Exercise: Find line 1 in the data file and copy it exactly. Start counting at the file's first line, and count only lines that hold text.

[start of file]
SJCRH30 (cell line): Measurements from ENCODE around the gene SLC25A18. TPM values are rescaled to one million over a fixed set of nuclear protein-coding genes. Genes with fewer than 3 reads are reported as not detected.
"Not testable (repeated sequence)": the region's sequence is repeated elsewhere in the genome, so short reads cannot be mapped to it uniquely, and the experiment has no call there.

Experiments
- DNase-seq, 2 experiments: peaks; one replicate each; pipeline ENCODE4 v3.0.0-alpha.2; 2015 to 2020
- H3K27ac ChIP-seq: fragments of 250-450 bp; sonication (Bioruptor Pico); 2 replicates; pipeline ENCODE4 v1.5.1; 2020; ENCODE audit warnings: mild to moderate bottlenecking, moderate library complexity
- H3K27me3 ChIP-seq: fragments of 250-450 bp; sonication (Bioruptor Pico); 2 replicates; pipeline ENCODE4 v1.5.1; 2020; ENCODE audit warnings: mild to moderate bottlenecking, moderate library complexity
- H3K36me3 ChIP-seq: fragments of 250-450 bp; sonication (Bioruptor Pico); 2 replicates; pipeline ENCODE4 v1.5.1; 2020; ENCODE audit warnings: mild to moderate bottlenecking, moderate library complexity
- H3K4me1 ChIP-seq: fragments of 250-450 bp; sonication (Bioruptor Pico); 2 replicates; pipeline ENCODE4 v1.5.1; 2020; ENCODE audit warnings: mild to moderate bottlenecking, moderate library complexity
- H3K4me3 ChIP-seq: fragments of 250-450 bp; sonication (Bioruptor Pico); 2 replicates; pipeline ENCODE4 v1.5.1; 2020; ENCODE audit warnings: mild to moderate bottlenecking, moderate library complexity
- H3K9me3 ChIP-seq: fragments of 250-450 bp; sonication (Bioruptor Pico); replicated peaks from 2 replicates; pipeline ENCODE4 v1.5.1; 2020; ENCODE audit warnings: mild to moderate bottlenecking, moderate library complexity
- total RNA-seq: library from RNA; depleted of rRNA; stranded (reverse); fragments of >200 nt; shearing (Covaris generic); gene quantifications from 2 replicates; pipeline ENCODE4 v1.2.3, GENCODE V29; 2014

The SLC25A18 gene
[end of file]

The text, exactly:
SJCRH30 (cell line): Measurements from ENCODE around the gene SLC25A18. TPM values are rescaled to one million over a fixed set of nuclear protein-coding genes. Genes with fewer than 3 reads are reported as not detected.